No clashes at the airport with BIM

25 November 2014 - To work for BAM! / Digital construction / Infra / International

At the Terminal 3 project on Tanzania’s Julius Nyerere International Airport, BAM International shows the benefits of using 3D modelling in planning.

Building information modelling (BIM) is an effective design method and a very convincing sales tool that clearly visualises the added value of engineering solutions. But BIM has the potential to benefit further stages of a project.

Specialised tasks in a complex construction project are often carried out by specialised subcontractors, often these are local businesses who work under the responsibility of the main contractor. On the T3 project, selected subcontractors are providing their skills in the construction of the roof and façades. As they are the specialists, they also provide the detailed designs that describe how exactly they will be getting to work. Theoretically their designs should fit seamlessly into the detailed design from the main contractor.

Early clash detection

‘In practice, though,’ says the project’s Package Manager, Maurice Siemensma, ‘traditional design methods aren’t necessarily watertight. It’s easy to overlook a detail or plan the order of execution in a way that clashes with the main design or detailed designs from other disciplines or subcontractors. BIM is helping to detect those clashes at an early stage and prevent them from happening.’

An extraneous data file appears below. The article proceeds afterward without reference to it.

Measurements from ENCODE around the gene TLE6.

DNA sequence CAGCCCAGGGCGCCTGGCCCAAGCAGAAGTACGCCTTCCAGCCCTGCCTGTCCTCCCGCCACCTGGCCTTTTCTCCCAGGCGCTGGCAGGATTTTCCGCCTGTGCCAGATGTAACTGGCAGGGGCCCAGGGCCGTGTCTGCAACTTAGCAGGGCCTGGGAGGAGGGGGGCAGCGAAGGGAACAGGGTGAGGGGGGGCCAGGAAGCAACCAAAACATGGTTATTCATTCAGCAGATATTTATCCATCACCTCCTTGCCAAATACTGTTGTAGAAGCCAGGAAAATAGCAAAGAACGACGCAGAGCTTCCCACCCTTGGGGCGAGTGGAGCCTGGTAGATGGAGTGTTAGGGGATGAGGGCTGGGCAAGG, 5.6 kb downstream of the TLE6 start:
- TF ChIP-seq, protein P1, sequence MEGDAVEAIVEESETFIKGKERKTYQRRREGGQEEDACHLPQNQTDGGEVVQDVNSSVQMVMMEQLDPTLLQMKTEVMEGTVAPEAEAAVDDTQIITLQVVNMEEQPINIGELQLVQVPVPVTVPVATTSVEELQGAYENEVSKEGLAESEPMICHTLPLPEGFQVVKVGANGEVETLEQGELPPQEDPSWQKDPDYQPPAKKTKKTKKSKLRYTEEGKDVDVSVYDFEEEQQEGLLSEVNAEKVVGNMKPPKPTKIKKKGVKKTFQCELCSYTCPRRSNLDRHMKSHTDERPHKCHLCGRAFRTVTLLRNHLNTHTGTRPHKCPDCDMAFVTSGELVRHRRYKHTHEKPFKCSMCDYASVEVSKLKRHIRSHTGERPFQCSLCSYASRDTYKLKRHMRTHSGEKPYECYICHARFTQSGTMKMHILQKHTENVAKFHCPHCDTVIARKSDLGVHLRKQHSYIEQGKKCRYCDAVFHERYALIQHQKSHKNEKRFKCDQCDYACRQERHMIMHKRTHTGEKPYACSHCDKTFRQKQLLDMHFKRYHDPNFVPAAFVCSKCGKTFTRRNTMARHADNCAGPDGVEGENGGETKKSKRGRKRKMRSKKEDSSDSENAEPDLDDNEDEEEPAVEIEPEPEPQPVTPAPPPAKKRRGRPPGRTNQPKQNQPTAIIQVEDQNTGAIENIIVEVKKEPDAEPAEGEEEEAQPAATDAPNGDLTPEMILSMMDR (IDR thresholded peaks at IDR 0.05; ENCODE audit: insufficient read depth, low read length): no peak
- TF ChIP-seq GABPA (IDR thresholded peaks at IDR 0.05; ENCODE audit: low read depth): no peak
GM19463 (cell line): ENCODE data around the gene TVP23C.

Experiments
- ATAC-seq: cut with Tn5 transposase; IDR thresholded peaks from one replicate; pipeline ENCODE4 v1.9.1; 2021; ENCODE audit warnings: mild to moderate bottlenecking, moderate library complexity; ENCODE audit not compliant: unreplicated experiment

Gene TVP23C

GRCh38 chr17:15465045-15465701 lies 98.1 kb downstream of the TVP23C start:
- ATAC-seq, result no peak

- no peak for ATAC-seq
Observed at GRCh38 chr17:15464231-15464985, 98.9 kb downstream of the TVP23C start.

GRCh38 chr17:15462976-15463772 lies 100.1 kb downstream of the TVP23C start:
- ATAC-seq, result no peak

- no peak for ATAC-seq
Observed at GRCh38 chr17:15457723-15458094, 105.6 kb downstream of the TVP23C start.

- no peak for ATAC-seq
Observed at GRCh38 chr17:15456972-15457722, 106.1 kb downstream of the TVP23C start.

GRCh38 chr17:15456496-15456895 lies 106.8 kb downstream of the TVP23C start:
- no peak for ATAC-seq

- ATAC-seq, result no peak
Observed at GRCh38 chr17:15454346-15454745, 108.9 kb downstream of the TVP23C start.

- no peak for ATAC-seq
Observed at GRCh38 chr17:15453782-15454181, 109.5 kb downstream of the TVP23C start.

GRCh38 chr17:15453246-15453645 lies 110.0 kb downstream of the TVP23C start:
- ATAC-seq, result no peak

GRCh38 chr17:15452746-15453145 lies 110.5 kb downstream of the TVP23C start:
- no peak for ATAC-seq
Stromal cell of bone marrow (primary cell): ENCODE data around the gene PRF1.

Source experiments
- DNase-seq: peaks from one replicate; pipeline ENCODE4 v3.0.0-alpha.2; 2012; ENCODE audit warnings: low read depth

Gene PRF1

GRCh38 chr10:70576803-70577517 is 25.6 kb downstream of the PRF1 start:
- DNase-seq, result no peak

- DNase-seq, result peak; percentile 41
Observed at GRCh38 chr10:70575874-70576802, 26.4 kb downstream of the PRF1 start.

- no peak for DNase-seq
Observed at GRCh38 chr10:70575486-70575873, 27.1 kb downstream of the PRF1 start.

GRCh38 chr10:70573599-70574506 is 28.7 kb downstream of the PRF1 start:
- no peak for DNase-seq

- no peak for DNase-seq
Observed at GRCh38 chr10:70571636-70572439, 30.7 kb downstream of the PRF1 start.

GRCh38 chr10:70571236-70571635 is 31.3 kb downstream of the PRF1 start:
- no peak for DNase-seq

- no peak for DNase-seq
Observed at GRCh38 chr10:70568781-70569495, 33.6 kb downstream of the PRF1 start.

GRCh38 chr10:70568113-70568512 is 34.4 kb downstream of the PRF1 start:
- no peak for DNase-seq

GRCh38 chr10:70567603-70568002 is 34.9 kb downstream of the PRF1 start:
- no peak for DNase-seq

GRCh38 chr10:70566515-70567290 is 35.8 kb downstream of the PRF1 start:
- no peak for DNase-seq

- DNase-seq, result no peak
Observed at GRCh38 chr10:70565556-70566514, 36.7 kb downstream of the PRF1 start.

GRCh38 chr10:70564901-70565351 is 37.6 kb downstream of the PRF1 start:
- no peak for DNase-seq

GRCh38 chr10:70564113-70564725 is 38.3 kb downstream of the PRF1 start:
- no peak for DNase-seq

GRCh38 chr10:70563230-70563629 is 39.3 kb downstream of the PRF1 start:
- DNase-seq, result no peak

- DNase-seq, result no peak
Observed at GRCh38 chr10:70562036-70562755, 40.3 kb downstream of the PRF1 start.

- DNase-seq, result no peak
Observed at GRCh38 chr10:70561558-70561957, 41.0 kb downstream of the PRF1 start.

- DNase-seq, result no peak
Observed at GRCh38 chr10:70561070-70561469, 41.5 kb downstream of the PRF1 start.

Now that the project is getting closer to the construction stage, BAM International is going into more and more detail with its subcontractors and suppliers. All new 2D drawings and 3D models are fed into the original 3D models by specialist BIM engineers. Any clashes that would disrupt the flow of work are quickly detected and reported back a basis for design repairs.

Next step: procurement?

Maurice Siemensma: ‘Clash detection and prevention are just the tip of the iceberg for BIM. The next step would be to use the models as the basis for the entire procurement process. Our experience on the Terminal 3 project certainly proves that BIM is here to stay.’